Instant upcycle for the miniscule percentage of folks for whom both statements apply:
- need a seder plate
- have an escargot plate
I don’t eat snails, but I happen to own two plates that would indicate I at least serve them. Actually, they were mine before I knew what they were.
On Date Night, my husband and I dropped by Goodwill (as one does). We found these two little dishes, and of course they screamed SEDER PLATE. Six circular indentions? Perfect!
The checkout lady asked us what they were and we admitted we had no idea. Conversation could have stopped there, but she looked game, so I told her I was going to use them as seder plates “for the Jewish holiday of Passover,” and that each little dent would hold one of the symbolic foods, “like the egg and the shank bone.”
“Honey, bless your heart, that is fascinating. You come back and show me a picture, okay?”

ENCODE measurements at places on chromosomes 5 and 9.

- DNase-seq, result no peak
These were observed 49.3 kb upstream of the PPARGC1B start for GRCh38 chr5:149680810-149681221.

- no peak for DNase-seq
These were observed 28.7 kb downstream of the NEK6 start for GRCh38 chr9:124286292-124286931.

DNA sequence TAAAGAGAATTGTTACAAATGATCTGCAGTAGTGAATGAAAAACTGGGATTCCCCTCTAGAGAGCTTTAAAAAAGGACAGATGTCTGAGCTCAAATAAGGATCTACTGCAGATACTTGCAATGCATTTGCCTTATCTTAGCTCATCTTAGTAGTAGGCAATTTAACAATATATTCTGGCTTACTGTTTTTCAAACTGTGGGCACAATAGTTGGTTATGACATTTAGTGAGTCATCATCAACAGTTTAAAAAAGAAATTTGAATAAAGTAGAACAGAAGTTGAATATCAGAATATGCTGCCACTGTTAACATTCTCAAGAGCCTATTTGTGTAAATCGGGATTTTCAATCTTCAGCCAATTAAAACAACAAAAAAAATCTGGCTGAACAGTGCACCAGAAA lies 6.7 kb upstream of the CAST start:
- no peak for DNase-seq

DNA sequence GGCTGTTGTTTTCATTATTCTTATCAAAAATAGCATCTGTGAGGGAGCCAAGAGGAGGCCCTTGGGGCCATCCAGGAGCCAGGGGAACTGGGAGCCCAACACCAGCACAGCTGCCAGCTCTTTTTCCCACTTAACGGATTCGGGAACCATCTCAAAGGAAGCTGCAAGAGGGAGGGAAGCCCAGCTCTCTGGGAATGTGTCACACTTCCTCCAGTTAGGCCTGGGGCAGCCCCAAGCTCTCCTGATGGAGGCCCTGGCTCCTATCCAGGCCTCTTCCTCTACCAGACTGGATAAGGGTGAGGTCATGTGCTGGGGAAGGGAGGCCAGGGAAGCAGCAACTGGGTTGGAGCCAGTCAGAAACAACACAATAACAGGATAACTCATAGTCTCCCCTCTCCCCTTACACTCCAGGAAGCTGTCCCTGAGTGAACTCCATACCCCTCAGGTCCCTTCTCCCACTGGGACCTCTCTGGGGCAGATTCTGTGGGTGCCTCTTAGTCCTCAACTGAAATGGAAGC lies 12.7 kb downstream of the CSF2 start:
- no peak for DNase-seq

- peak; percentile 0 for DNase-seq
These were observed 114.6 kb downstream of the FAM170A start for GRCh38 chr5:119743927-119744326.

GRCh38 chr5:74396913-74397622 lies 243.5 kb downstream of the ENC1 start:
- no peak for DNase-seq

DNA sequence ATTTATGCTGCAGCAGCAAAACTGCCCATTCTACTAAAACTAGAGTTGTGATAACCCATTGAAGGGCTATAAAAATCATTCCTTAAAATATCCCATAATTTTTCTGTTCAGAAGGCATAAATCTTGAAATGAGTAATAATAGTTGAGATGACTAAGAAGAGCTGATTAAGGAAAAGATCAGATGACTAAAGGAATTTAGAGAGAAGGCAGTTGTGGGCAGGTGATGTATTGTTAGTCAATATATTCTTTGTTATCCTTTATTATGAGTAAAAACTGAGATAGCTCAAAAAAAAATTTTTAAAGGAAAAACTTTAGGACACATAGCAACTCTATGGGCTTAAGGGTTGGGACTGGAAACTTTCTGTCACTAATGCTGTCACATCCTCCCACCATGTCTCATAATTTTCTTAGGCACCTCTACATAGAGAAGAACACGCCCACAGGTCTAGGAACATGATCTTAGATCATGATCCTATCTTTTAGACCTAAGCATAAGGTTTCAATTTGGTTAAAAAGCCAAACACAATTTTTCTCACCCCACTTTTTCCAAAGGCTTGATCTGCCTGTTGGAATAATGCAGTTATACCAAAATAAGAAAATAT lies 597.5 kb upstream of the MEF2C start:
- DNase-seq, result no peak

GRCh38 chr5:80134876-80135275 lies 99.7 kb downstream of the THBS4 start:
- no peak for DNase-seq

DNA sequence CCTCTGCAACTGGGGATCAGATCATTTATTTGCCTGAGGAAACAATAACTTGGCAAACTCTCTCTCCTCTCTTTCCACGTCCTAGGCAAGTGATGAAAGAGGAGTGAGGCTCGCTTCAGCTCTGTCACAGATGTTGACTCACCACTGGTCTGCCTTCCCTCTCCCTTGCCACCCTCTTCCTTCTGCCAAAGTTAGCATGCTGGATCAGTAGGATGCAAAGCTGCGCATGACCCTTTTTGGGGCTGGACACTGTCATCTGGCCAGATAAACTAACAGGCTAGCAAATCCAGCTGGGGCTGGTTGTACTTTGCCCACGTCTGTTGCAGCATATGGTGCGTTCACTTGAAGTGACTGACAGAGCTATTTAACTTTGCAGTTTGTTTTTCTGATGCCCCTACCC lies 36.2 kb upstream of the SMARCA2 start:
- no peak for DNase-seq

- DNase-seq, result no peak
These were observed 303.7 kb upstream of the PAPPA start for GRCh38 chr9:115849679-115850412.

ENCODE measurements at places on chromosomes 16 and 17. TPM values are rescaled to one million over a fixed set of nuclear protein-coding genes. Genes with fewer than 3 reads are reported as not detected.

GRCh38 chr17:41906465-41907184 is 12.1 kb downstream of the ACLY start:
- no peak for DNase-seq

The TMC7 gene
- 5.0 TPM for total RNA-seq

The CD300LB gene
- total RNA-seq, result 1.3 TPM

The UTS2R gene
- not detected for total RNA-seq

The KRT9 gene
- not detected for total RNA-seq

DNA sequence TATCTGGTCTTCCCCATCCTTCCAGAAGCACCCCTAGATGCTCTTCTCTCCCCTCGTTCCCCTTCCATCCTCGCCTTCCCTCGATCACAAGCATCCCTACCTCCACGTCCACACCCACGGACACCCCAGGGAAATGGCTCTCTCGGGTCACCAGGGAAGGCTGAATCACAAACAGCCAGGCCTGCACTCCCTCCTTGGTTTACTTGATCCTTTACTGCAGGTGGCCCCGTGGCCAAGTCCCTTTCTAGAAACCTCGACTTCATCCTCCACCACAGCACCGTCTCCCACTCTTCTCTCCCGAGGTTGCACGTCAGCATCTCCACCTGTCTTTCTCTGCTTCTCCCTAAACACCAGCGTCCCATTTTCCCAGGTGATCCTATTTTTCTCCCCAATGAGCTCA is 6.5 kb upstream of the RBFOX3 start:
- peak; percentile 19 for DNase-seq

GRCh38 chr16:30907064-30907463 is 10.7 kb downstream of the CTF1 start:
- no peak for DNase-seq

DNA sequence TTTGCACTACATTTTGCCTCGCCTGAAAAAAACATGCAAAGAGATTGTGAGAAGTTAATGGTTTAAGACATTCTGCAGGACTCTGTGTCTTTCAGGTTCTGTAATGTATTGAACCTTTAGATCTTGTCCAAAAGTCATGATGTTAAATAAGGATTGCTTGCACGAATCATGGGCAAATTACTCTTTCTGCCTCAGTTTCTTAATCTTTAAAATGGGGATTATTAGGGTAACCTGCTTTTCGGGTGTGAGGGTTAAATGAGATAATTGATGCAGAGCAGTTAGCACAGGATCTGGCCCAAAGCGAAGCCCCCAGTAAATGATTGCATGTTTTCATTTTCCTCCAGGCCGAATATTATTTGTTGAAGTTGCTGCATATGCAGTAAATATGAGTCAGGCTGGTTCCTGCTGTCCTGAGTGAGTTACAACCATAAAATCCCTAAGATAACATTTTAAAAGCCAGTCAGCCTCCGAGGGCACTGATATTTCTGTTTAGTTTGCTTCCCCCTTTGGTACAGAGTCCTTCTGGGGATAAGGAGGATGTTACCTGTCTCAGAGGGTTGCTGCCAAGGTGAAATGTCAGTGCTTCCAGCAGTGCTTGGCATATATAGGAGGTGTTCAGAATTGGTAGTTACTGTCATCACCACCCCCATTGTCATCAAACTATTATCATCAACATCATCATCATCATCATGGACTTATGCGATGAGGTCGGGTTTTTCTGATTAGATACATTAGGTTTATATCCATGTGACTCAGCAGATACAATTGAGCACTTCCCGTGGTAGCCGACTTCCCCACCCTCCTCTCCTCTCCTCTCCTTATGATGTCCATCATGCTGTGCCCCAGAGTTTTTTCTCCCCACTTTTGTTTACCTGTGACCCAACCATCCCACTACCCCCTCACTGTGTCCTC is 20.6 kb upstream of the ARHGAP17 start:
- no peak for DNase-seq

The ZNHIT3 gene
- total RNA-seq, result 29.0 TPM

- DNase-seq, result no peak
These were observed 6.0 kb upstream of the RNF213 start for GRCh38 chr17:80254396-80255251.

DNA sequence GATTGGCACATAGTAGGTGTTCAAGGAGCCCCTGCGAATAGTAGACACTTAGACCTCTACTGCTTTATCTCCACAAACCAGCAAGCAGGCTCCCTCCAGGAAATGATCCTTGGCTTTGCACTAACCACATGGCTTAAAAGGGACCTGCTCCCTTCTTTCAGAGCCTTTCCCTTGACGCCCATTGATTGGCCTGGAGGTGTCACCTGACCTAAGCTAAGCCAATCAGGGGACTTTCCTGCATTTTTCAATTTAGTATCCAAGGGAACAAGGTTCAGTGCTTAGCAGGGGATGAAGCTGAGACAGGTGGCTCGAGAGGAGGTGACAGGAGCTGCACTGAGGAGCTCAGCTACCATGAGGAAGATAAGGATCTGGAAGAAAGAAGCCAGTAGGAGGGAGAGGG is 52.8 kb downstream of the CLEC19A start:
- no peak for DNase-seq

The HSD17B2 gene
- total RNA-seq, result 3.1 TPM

I took these photos for the nice lady, but I offer the idea to anyone whose Jewish life intersects with escargot platters and whose sensibilities are not averse to tiny portions or former trayfe.
Snails aren’t kosher, but these dishes were NWL (new with label) and so were kosher enough for me. I converted them to Judaism, as is my custom.
IF I had Amercian Girl dolls, these would be an ideal size for AG seders. But honestly, American Girl dolls creep me out more than does the prospect of eating snails, which is saying something.
Symbol Placement: See my post about Seder Plate Symbols: Where They Go.
Oh, and see my Hub Cap seder plate, another unconventional and instant upcycle for Pesach.